Toward the end of the story, the vessel trials were mentioned, and the claim that the boat stopped within 50 feet while traveling downstream at 17 mph. was again repeated. This claim, now twice having appeared in the pages of the WJ, would spark a firestorm of controversy.

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Subsequent issues of the WJ would contain letters from people skeptical of the stopping claim. In the issue of May 11, a Capt. J.M. Wells wrote that he felt “someone was a poor judge of distance,” and “this boat is SOME BACKER or else someone should make application for membership to the Liar’s Club.” He ended with “P.S. This boat must be equipped with hydraulic brakes.” Having myself operated a direct-reversible towboat, and it not nearly as large as the Coiner, I can understand the skepticism.

In the May 25 issue, there appeared a letter from W.L. O’Donnell backing the claim. He stated that if it hadn’t stopped in 50 feet as claimed, “then there are a large number of witnesses ready to join the ‘Liars Club.’” He went on to say that the skeptics were probably not aware of the latest devices on the Coiner and said that it was “equipped with hydraulic adjustable-pitch wheels, which can be adjusted from the pilothouse to suit thick or thin, muddy or clear water” and that claims made about the performance of the boat have been “very conservative.” This was the first indication that the Coiner was fitted with variable pitch wheels. There was no mention in the very detailed description of the boat in the April 13 WJ, beyond the statement that the wheels were of “special design.”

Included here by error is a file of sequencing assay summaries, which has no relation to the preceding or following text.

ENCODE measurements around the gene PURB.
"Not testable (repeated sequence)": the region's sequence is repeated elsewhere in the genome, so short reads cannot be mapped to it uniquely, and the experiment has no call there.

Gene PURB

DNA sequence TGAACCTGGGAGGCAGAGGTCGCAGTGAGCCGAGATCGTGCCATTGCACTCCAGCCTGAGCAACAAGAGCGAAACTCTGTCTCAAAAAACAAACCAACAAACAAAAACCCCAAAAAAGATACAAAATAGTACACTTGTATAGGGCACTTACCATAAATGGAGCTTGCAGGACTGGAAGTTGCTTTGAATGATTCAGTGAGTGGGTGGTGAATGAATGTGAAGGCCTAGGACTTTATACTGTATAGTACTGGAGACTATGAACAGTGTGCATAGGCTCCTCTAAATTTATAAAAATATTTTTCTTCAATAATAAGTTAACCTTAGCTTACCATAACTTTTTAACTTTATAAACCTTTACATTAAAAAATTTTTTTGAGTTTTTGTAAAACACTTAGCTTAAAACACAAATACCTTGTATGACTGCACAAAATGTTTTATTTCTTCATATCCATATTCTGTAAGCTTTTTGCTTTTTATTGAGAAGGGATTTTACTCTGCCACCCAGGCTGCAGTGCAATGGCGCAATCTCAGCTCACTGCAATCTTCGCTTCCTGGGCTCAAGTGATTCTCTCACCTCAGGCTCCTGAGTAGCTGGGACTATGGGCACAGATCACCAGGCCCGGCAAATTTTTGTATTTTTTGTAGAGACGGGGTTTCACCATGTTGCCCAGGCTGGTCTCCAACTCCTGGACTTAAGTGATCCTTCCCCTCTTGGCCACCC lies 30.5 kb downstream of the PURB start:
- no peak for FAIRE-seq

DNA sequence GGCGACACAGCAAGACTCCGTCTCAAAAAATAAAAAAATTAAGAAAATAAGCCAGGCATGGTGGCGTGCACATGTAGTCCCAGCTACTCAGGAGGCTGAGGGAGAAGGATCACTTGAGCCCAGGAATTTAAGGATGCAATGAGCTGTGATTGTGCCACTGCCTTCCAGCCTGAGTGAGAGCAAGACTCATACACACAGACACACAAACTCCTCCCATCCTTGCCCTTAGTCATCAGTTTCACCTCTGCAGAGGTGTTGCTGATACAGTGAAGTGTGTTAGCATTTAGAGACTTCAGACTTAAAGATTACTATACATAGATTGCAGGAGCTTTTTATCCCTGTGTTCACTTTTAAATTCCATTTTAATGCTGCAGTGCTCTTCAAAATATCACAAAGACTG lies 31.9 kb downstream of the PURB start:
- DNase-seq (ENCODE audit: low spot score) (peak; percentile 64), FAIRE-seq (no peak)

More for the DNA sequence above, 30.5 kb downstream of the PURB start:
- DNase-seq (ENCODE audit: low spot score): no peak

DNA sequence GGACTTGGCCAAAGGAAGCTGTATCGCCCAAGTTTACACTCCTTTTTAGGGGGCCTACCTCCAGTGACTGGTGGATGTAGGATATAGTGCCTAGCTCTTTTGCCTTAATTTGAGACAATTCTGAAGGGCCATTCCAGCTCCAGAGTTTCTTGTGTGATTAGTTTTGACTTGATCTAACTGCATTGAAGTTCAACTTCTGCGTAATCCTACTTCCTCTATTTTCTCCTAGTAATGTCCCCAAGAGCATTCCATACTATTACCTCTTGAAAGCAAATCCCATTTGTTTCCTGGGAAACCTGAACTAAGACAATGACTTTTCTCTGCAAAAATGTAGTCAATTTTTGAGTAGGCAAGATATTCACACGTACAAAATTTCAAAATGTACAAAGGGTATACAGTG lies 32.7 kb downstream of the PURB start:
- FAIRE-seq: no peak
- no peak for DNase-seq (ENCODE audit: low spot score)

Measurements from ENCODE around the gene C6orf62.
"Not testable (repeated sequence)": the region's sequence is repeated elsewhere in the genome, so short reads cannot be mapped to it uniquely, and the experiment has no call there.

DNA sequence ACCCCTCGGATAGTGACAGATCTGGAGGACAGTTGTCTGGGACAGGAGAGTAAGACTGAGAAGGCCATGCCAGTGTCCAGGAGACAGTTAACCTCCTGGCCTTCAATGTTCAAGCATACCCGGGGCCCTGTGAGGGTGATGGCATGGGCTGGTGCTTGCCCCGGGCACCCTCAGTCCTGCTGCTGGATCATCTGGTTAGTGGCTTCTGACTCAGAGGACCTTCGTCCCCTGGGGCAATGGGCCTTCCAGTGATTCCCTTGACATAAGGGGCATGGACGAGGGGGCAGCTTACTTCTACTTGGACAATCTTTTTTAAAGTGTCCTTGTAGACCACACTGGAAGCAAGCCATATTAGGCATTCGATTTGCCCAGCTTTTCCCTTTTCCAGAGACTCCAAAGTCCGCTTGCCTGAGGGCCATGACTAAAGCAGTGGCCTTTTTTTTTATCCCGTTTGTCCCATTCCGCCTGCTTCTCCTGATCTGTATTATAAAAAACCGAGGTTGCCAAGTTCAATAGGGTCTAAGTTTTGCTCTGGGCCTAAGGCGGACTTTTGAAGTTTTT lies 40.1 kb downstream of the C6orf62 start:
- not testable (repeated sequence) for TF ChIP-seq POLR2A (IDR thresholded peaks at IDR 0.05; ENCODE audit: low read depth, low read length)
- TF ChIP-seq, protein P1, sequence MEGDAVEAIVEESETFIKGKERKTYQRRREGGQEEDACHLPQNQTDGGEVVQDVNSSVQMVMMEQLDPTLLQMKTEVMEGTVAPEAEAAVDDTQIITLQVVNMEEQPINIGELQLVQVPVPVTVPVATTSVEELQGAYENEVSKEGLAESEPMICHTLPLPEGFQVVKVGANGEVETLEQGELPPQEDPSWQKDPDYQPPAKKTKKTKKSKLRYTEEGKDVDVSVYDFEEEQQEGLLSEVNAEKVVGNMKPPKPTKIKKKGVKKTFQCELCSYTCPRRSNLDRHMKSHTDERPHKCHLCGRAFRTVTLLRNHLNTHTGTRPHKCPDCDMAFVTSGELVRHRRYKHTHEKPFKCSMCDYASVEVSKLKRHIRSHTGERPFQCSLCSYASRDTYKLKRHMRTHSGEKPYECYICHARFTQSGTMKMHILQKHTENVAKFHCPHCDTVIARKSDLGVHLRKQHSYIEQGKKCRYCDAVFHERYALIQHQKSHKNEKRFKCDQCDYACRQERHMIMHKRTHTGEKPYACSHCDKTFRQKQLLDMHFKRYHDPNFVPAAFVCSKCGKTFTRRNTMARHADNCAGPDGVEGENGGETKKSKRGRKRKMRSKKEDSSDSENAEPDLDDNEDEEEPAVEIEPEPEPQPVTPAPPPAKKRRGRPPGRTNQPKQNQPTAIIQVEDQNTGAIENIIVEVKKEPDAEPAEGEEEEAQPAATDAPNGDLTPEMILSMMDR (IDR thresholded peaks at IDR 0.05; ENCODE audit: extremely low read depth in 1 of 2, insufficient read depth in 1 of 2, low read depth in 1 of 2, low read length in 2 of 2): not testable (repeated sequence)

Winton Engine Corporation ad in April 27, 1935, WJ. (David Smith collection)
Winton Engine Corporation ad in April 27, 1935, WJ. (Click to enlarge) (David Smith collection)

The letters both pro and con continued. Austin B. Smith, a civil engineer, went to great length in a letter appearing in the June 22 issue describing the technical aspects of what it would take to allow a boat of the Coiner’s tonnage to stop within 50 feet going 17 mph. In the same issue, Walter T. Gilmore Jr. provided a much simpler theory by saying “a ‘good ole sandbar’ will stop her within 20 feet.”